• Cultural Industries Printing Tax Credit is extended by one year to December 31, 2020. In addition, the annual maximum tax credit claim is capped at $1.1 million per taxpayer. This measure is effective for qualified expenditures as of the 2019 tax year.

  • To grow the book publishing industry, the Book Publishing Tax Credit is extended for five years to December 31, 2024.

  • To support individuals and corporations who acquire equity capital in eligible Manitoba enterprises, the Small Business Venture Capital Tax Credit is extended for three years to December 31, 2022.

The full Manitoba budget can be found at Manitoba.ca

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Calculate your combined Provincial and Federal Tax in your Province

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Morneau’s federal budget announced earlier this year informed us how the government will treat passive income in a Canadian Controlled Private Corporation. (CCPC) The government’s main concern was that under the current rules a “tax deferral advantage” exists since tax on active business income is usually lower than the top personal marginal tax rate. Therefore if the corporate funds were invested for a long period of time, shareholders might end up with more after-tax amount than if it was invested personally.

Morneau’s federal budget announced earlier this year informed us how the government will treat passive income in a Canadian Controlled Private Corporation. (CCPC) The government’s main concern was that under the current rules a “tax deferral advantage” exists since tax on active business income is usually lower than the top personal marginal tax rate. Therefore if the corporate funds were invested for a long period of time, shareholders might end up with more after-tax amount than if it was invested personally.

 

Limiting Access to the Small Business Tax Rate

A key objective of the budget is to decrease the small business limit for CCPCs with a set threshold of income generated from passive investments. This will apply to CCPCs with between $50,000 and $150,000 of investment income. It reduces the small business deduction by $5 for each $1 of investment income which falls over the threshold of $50,000 (also known as the adjusted aggregate investment income). This new regulation will go hand in hand with the current business limit reduction for taxable capital.

 

The time to act is now, since these changes will be effective January 1, 2019, a discussion and plan should be prioritized now, since 2018 will be the “prior year” of 2019. To avoid the reduction of income eligible for the small business tax rate, business owners need to minimize or keep the amount below $50,000 of the “adjusted aggregate investment income” (AAII) in 2018.

 

We’ve listed some solutions on how to do this:

 

1)   Corporate Owned Insurance: Exempt life insurance does not produce passive investment income unless there is a disposition. Put a portion of the corporation’s passive investments into a life insurance policy and reduce passive investment income and limit the erosion of the small business limit. Insurance concepts:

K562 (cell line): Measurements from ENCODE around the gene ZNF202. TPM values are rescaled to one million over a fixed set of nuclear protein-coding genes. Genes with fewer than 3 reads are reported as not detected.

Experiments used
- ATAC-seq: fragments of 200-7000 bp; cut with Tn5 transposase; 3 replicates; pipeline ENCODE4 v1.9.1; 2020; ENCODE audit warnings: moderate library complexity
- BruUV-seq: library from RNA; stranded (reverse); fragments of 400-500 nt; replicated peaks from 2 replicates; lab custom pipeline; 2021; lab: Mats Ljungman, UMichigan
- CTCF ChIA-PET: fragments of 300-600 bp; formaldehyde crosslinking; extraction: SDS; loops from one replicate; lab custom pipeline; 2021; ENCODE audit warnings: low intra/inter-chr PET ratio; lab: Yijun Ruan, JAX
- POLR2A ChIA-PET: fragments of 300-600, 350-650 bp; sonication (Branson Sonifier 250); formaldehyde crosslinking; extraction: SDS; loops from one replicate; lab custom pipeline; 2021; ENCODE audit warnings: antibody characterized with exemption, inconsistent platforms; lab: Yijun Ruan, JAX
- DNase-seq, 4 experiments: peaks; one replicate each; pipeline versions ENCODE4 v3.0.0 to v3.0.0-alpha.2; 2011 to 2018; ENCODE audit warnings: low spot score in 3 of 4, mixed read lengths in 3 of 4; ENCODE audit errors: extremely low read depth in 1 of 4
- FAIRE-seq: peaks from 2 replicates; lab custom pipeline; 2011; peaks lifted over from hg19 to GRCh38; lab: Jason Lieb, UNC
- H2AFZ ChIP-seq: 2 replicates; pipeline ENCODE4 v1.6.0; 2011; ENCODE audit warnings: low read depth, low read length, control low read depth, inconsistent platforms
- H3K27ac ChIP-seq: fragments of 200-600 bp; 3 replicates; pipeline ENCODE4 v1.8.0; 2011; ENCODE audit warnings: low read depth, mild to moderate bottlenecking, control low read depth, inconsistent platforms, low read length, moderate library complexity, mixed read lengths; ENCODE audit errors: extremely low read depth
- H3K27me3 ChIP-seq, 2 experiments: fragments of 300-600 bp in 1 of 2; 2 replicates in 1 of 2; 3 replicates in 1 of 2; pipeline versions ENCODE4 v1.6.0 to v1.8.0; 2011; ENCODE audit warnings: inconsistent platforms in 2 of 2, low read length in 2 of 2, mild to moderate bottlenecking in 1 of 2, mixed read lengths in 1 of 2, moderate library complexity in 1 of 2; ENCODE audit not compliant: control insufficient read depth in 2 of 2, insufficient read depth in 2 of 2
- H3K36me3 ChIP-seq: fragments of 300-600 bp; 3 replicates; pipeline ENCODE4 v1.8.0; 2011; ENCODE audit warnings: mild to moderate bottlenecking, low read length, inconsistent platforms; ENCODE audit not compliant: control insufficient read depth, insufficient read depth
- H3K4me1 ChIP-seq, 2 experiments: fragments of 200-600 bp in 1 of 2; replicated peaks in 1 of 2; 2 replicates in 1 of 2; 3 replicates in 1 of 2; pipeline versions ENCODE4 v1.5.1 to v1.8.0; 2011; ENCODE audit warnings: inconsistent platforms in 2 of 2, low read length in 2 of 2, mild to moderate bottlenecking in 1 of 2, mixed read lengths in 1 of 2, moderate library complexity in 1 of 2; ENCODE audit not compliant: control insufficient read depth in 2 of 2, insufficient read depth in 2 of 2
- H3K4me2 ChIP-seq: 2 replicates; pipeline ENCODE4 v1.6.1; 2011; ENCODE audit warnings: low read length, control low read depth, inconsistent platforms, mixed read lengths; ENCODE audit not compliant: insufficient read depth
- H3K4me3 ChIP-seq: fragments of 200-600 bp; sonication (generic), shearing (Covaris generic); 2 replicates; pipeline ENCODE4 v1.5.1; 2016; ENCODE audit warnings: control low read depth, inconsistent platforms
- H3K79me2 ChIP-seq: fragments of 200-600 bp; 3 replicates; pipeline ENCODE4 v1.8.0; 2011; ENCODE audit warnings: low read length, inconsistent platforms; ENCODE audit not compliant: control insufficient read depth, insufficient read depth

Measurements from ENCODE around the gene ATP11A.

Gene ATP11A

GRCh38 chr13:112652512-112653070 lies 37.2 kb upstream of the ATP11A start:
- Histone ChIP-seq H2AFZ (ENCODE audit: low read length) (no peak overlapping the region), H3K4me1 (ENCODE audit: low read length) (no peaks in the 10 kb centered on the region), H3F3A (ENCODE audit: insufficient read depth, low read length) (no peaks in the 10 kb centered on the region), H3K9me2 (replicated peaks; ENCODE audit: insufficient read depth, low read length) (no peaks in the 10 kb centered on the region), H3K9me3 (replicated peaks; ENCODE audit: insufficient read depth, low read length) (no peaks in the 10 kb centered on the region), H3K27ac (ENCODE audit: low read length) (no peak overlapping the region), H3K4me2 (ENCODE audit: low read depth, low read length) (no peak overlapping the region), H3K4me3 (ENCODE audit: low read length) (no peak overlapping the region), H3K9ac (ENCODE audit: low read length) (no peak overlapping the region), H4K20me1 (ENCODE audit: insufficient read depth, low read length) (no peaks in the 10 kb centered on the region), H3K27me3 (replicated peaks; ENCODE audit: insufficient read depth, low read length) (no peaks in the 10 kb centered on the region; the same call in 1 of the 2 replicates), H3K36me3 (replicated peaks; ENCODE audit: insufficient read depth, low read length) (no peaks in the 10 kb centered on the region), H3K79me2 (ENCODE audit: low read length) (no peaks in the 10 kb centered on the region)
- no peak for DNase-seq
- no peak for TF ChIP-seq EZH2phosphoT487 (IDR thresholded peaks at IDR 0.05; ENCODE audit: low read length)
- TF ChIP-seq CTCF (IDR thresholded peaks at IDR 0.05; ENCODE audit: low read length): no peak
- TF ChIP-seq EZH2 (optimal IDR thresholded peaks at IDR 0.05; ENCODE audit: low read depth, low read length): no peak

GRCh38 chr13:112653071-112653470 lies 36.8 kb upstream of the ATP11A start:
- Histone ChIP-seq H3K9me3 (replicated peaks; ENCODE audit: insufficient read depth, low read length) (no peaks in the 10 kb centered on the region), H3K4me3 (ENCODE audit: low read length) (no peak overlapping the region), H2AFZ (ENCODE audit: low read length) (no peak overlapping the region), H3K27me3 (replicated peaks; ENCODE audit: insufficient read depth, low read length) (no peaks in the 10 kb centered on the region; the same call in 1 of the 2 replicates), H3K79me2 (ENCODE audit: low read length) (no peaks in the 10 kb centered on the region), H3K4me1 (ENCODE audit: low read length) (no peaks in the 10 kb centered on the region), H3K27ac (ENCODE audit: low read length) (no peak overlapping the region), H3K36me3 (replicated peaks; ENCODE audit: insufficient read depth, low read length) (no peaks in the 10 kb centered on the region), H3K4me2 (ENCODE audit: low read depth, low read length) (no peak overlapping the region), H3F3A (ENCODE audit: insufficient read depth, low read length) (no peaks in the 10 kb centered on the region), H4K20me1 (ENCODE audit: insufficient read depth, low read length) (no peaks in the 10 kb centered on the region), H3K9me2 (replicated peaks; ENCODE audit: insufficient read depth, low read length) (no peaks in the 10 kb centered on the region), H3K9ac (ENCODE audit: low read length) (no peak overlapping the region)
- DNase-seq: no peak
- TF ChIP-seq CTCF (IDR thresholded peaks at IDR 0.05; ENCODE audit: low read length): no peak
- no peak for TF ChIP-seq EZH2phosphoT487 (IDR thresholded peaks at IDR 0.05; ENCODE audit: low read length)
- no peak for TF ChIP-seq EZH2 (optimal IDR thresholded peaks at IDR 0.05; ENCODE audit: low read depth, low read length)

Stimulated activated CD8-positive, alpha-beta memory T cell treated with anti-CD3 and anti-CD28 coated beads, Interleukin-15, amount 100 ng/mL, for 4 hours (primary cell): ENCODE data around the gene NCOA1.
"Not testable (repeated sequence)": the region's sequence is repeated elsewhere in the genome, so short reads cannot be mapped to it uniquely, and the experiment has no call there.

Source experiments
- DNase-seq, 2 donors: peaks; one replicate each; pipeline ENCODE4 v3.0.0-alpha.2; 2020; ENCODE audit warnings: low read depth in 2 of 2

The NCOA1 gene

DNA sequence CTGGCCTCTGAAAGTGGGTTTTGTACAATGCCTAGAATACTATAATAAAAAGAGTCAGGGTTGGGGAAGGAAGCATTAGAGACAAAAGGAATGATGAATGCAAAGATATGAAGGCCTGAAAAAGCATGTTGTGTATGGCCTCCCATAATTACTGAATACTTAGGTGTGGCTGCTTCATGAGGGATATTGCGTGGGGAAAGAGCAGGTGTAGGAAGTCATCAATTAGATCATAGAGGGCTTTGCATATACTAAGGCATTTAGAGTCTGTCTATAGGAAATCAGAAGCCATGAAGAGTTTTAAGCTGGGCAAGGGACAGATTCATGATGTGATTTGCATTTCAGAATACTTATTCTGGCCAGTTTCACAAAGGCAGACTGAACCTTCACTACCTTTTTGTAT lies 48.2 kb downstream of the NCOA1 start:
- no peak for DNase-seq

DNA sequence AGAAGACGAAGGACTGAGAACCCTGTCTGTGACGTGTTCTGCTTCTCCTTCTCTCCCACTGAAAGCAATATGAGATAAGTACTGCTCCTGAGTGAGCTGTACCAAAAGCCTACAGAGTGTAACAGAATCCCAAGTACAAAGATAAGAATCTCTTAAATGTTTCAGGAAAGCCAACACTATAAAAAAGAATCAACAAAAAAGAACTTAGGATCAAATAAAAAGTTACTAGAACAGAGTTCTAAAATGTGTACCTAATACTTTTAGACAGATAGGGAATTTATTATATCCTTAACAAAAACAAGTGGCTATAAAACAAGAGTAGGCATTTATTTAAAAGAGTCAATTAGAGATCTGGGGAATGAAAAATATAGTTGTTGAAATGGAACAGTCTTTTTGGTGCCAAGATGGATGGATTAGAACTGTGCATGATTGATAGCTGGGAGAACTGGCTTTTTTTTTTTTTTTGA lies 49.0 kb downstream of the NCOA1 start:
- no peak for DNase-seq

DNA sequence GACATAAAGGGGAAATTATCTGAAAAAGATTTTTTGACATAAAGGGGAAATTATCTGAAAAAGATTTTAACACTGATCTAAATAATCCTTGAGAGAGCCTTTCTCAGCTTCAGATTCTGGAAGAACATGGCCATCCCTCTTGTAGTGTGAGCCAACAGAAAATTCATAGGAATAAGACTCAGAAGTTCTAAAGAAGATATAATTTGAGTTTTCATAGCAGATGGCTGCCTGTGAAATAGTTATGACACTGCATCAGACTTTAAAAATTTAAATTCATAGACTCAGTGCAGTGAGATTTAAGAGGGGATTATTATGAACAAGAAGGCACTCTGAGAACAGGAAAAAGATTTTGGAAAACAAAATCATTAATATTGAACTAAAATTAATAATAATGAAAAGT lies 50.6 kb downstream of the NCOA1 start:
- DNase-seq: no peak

●     Insured retirement program: Provide additional retirement funding through transferring excess corporate funds into whole life or universal life insurance. The funds inside the policy grow “tax free” to create significant cash value. At some point when there is a need for cash, the policy is pledged as collateral for a bank loan. The bank loan doesn’t need to be repaid until the life insured dies and the death benefit is used to repay the loan. Any remaining death benefit is paid out.

●     Estate bond: Transfer corporate wealth to the future generation by utilizing whole life or universal life insurance. Essentially replace taxable investment with life insurance, increase funds for a future generation upon death, reduce tax and create a strategy to move funds out of the corporation tax free (through the Capital Dividend Account.)

●     Corporate held Critical Illness with Return of Premium: Purchase corporate owned critical illness, since it doesn’t produce any investment income.

 

2)   Pay enough salary/dividends to maximize RRSP and TFSA Contributions: A salary of $145,722 will allow the max 2018 RRSP contribution is $26,230 (18% of $145,722). Make sure you also pay enough salary/dividend to maximize your annual $5,500 TFSA contribution.

3)   Individual Pension Plan (IPP): The corporation contributes to the IPP and income earned in the IPP doesn’t belong to the corporation. This should only be considered when the AAII is over $50,000.

4)   Deferred Capital Gains: Capital gains are 50% taxable and are only 50% included in the AAII.

 

Talk to us, we can help you figure out the best solution for your unique situation.

 

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Last summer, Finance Minister Morneau announced a number of tax reforms for Small Business Owners, including the changes to income sprinkling, minimizing the incentives to keep passive investments and reducing the transfer of corporate surpluses to capital gains.